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What are welding fumes?

Welding fumes are released whenever welding or related processes are carried out. Related processes include grinding, gouging, sanding and thermal cutting. The term welding fumes describes the mixture of gases, vapours and particles that are released by welding or related processes, some of which are toxic.

Common gases are helium (He), argon (Ar), ozone (O3), nitrogen oxides (NO, NO2), carbon oxides (CO, CO2) and, in some cases, phosgene. The particles and gases found in welding fumes are so small that they can easily penetrate the lungs when inhaled. Consequently, inhaling welding fumes can cause serious health complaints.

What are the consequences of welding fumes?

When employees are exposed to welding fumes, they run the risk of inhaling substances that can cause problems including damage to the airways, fertility problems and, in some cases, even cancer. It’s essential, therefore, to minimise exposure to welding fumes.

What does the law say about welding fumes?
The Dutch Working Conditions Act was amended in 2017 to put the focus on prevention and on the involvement of employees and employers. Both parties must now ensure that work is being carried out safely and in a healthy manner. It is estimated that some 400,000 people are exposed to welding fumes every day in the Netherlands.
The legal limit, previously known as the MAC (minimum alveolar concentration) value, for welding fumes is 1 mg/m³ in eight hours. That is to say that the average exposure to welding fumes must not exceed 1 mg/m³ in an eight-hour working day. Without the right measures in place, this limit can be exceeded quite quickly.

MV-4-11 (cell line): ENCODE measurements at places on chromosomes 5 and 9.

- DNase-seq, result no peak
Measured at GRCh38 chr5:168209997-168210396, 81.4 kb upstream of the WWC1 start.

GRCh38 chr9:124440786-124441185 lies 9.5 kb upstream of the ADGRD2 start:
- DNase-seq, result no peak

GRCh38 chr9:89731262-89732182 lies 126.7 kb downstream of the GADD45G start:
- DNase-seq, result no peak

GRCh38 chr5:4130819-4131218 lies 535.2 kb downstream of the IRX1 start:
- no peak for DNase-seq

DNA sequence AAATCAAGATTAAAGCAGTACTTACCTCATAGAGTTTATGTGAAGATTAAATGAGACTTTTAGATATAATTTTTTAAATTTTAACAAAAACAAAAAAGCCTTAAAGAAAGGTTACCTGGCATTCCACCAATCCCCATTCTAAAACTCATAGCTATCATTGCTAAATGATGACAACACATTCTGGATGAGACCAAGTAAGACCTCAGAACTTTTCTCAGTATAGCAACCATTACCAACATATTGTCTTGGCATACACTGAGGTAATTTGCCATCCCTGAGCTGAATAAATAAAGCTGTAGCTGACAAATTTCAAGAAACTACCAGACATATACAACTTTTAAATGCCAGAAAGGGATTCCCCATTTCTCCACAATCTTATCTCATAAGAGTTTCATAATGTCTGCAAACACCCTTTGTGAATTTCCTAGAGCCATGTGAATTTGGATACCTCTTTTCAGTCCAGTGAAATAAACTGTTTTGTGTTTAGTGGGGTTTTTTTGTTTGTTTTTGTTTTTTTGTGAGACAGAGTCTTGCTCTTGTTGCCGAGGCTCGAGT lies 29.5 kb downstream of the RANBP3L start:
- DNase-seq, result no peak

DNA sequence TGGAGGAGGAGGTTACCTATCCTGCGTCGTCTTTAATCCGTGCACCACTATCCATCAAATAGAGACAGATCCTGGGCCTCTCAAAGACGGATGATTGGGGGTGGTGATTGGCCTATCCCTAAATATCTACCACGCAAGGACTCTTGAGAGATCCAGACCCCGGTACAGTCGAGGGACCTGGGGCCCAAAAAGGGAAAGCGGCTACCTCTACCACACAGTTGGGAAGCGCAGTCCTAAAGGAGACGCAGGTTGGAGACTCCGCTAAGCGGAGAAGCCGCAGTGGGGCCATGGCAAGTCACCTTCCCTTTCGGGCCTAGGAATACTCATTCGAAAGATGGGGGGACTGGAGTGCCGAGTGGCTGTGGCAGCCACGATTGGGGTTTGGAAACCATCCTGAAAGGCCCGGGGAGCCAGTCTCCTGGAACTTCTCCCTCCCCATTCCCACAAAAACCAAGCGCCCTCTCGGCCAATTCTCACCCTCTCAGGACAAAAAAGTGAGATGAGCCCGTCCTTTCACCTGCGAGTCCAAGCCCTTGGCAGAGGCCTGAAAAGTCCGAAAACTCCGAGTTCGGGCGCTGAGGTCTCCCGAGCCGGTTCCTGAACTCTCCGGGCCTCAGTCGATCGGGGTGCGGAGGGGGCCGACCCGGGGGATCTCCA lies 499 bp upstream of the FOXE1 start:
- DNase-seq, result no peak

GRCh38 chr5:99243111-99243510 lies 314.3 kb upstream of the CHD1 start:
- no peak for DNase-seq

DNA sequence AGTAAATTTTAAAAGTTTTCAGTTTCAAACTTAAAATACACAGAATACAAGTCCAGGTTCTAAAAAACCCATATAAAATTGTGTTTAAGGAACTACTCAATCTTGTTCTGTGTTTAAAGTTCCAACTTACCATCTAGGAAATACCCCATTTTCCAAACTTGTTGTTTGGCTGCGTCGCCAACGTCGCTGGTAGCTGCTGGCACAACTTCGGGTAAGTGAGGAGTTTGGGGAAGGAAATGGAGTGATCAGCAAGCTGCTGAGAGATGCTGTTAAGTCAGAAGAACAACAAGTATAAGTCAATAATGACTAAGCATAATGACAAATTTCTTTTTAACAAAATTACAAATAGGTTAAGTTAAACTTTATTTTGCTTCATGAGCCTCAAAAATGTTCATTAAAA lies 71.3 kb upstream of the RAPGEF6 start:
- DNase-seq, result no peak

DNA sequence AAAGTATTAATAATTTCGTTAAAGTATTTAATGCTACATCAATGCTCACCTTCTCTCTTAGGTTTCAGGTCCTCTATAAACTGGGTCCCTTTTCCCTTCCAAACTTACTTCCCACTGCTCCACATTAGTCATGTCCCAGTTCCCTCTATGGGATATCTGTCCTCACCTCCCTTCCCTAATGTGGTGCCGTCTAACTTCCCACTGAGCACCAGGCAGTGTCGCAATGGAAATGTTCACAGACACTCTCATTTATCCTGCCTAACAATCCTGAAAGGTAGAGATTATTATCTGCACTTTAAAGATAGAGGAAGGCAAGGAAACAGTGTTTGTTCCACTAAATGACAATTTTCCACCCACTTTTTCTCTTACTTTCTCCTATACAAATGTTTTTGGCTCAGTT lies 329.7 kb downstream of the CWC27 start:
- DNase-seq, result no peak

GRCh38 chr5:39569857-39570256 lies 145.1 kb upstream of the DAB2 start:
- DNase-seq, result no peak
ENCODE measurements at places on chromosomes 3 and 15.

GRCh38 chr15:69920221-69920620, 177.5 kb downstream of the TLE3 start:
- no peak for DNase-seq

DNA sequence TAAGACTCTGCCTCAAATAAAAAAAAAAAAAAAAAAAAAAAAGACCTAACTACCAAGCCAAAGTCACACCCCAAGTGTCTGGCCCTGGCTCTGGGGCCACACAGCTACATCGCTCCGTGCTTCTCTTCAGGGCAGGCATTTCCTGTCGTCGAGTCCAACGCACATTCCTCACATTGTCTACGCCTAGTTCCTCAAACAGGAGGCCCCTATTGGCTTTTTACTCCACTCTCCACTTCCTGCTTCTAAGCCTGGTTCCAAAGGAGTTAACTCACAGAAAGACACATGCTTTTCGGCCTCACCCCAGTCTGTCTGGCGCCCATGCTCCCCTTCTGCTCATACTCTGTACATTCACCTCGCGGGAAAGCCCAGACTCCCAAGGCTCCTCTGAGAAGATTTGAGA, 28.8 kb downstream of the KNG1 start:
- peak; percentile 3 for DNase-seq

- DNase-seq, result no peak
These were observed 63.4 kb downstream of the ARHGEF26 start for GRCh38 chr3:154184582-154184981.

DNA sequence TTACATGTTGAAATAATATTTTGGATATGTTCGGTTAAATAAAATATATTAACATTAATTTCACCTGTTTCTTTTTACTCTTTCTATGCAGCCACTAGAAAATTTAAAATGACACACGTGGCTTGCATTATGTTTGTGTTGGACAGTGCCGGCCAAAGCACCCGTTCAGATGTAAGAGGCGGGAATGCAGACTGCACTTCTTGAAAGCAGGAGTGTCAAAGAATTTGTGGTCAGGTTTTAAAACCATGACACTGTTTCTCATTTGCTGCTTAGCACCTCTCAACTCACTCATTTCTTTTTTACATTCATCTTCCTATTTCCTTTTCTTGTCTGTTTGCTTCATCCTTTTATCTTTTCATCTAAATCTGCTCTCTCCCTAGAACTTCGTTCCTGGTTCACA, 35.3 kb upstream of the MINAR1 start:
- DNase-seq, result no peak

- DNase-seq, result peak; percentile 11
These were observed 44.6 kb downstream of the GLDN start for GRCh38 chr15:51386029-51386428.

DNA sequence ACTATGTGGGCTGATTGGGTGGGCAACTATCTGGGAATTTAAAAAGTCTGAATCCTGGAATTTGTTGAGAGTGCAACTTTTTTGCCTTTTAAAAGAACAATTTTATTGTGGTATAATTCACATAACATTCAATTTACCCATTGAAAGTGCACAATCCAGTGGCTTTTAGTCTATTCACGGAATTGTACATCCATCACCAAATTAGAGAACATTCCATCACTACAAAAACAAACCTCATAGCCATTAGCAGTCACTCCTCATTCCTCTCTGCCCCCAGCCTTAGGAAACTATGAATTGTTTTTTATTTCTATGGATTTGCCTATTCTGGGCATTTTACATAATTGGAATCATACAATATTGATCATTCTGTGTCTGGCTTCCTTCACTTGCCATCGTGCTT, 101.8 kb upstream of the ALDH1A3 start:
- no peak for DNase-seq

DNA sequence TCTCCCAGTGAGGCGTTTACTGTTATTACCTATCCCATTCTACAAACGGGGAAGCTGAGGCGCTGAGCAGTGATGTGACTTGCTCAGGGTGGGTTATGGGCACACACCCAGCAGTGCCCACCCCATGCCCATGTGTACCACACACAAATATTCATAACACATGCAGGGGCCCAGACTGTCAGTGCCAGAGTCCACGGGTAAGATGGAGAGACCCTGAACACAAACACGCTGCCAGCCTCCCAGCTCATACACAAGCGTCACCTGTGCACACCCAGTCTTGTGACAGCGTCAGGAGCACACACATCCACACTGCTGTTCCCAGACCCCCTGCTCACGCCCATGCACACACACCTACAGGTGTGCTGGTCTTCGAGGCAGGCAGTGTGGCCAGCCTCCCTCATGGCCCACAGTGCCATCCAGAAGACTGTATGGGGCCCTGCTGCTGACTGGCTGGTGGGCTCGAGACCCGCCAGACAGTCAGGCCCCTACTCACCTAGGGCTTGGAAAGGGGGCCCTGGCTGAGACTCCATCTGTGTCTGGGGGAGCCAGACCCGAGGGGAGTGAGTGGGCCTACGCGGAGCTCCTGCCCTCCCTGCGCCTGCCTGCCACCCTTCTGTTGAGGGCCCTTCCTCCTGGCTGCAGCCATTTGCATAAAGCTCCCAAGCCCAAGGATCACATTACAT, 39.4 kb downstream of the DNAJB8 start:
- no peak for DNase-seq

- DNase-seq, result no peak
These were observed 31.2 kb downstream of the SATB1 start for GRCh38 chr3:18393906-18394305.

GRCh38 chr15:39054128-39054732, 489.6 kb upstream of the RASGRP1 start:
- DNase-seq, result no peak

What can you do?

To prevent health complaints from occurring, it’s important to prevent yourself from being exposed to welding fumes as quickly as possible. You can do this by:

  • Ensuring that indoor spaces have plenty of natural ventilation
  • Fitting air cleaners in indoor spaces
  • Removing paint, red lead and grease residues before welding
  • Wearing respiratory protection, the most common of which includes a welding visor, dust mask and excess pressure helmet

How is exposure assessed?
The ‘Verbetercheck Lasrook’ product from the company ‘5x beter’ is a digital instrument that allows you to assess exposure to welding fumes. It works like a traffic light model, with green meaning safe exposure and red activating an action plan with recommendations. The Verbetercheck Lasrook is Arbo (occupational health and safety) catalogue positive rated by the Social Affairs and Employment (SZW) Inspectorate (previously the Labour Inspectorate).(

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